San Francisco: Homegrown Graffiti Explosion

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(Pic #1) Exterior, home in the Mission / painted utility box, center

“The difference between graffiti and art is permission.”  — San Francisco Police Dept.

On your next trip to the 415, check out the miles of high energy, super bold, larger-than-life street art.  It’s everywhere.  It jumps off the wall and then into your head. Much like the strip of graffiti art on Rue Denoyez in the Belleville section of Paris, many SF artists are now building up layers and creating a sense of dimension and heft (Pics #1, #2). They are painting in broad daylight, and sometimes, it’s even legal. A non-profit arts organization called “Precita’s Eyes” organizes artists to design and paint murals and mosaics on “approved” walls. But for the most part, what you see on the street is considered “vandalism” by San Francisco Police.

The city spends $20 million a year on graffiti cleanup.

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(Pic #2) 3D graffiti mobile, Mission district

The San Francisco Public Safety Ordinance reads this way: “Graffiti is detrimental to the health, safety and welfare of the community – in that it promotes a perception that the laws protecting property can be disregarded with impunity. This perception fosters a sense of disrespect that results in an increase in crime, degrades the community, and leads to urban blight.”

Precita’s Eyes believes its mural projects are “a bridge to the community; that artists communicate with the people; and the result is a reflection — a mirror — of that community.”

There may be truth in both of those statements, but the bottom line for me is: true art can be discovered anywhere. It may emerge from the cracks in the sidewalk or the drips on a can of paint. And if it’s fresh and new — even if it’s whimsically splashed onto an electrical panel — there’s a good chance it’s the real deal. Check out my photos below, and let me know what you think.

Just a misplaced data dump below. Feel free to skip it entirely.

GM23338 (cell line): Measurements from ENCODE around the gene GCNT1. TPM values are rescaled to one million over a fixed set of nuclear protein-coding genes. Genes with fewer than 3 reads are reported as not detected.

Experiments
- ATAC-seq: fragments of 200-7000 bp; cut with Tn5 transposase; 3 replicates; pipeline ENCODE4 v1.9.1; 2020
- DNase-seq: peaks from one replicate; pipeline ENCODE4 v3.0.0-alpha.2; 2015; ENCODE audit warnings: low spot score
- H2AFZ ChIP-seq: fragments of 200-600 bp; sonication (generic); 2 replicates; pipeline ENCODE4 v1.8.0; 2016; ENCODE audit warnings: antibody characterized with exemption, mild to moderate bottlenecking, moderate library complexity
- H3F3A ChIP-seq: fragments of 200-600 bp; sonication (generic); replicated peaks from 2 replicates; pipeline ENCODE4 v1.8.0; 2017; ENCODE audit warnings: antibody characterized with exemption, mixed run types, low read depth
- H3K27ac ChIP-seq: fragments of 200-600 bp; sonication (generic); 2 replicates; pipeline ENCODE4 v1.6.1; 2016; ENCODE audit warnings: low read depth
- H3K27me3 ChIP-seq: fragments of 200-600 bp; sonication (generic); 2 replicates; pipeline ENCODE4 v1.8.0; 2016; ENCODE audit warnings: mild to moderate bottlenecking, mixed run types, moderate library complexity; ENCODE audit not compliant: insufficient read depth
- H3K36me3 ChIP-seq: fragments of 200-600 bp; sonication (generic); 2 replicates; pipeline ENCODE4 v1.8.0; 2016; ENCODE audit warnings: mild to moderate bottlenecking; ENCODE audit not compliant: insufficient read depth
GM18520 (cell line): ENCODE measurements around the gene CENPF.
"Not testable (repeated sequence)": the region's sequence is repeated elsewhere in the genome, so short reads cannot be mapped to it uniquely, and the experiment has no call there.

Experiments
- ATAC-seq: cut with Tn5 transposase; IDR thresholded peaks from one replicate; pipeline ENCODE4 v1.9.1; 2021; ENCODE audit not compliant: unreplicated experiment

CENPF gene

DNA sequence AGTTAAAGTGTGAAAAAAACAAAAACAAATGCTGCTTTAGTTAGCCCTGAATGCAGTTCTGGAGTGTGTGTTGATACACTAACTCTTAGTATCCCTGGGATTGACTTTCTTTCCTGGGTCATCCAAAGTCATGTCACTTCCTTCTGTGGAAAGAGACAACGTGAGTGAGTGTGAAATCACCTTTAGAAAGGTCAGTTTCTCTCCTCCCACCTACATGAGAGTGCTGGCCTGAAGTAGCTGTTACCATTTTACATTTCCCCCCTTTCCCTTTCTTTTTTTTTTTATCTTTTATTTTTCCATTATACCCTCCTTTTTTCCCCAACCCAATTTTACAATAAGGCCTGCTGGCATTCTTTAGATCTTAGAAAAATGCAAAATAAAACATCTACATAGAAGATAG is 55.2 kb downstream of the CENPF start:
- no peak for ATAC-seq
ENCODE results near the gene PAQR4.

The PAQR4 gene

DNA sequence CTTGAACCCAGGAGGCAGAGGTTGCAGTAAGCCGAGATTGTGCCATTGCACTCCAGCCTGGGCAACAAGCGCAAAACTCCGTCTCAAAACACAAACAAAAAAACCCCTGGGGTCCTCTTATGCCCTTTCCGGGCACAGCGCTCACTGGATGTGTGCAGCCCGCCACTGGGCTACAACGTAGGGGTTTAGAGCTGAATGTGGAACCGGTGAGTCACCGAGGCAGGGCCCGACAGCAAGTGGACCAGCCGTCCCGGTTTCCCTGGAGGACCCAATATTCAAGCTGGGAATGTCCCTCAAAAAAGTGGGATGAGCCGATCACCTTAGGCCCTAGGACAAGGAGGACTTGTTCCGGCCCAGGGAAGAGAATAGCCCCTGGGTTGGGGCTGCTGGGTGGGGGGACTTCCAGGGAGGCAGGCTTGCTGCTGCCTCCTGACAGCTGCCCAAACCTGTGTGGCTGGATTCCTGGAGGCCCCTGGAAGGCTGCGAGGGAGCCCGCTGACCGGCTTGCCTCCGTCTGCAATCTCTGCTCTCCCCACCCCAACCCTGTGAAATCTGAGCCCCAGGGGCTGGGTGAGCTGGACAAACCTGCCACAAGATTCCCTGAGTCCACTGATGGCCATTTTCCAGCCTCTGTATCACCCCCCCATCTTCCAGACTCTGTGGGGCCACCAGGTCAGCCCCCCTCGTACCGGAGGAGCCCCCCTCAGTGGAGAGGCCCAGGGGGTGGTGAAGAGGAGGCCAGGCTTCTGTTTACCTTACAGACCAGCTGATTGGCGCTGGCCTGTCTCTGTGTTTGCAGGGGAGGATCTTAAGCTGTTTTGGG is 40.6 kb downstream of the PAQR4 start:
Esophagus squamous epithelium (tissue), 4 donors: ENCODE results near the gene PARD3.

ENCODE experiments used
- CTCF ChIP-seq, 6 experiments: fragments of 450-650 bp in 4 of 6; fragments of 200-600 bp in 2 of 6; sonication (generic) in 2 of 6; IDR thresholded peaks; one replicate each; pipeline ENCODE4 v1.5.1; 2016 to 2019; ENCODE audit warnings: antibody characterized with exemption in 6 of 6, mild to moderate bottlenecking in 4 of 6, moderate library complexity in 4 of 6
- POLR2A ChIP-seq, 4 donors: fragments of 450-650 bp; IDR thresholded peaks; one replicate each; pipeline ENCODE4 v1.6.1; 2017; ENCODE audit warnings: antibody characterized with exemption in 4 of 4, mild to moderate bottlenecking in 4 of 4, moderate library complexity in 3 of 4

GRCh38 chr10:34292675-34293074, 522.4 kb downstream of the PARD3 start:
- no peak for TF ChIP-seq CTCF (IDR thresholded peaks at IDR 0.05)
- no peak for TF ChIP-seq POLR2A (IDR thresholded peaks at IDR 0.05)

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Alcatraz (Part 2): Off the Wall

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(Pic #1) Close-up of weathered Alcatraz inmate dining hall wall.

Time and decay reveal unintentional works of art.

Fresh from a visit to one of the most intriguing exhibits I’ve ever attended anywhere (See TLR post: Ai Weiwei) — I had to share my obsession with the textured, storied walls of our country’s most famous, historical federal penitentiary: The Rock, in San Francisco Bay.

The 6-month exhibition allows visitors to walk through inmate workrooms and guards’ gun galleries heretofore off limits. The halls and walls are eerie and decrepit, and you get a sense that decades of dark history could quickly be exposed with CSI on the untold number of layers of chipped and crusty paint. (Pics #1 -#9). Between the coats of mint green and institutional gray, you catch shades of peach, rose, and rust. The infirmary entrance sports three shades of what could be described as Martha Stewart Mediterranean teal (Pic #9) with scratches of powdery pink — a totally counterintuitive color palette for the world’s creepiest “pen.”

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(Pic #2) Dning hall.

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(Pic #3) Infirmary bathroom.

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(Pic #4) Alcatraz inmate “hall of industry”

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(Pic #5) Defunct “hall of industry” commodes.

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(Pic #6) Jail cell wall; cell Block B

(Pic #7) Infirmary entrance

(Pic #7) Infirmary entrance

(Pic #8) Hospital room.

(Pic #8) Hospital room.

(Pic #9) Infirmary bath

(Pic #9) Infirmary bath

Factoids from “The Rock:”

Where did Alcatraz get its name?  The name Alcatraz comes from the Spanish explorer Don Juan Manuel de Ayala, the first European known to navigate San Francisco Bay, in 1775. He called it “La Isla de los Alcatraces,” which means “the island of the pelicans.”

Why did Alcatraz close? According to Smithsonian Magazine, in a word: extravagance. “The cost of housing a prisoner on Alcatraz, where all supplies – including potable water – arrived by boat, was more than three times higher than at other federal prisons.” In 1963, Attorney General Robert Kennedy announced Alcatraz shut down the historic facility for good.

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(Pic #10) Curious door frame next to warden’s quarters.

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(Pic #11) Exterior vent, prison guard quarters

(Pic #12) Dining hall ; check out the imaginary form of mother and child

(Pic #12) Dining hall; check out the imaginary form of mother and child

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(Pic #13) Operating table, inmate infirmary.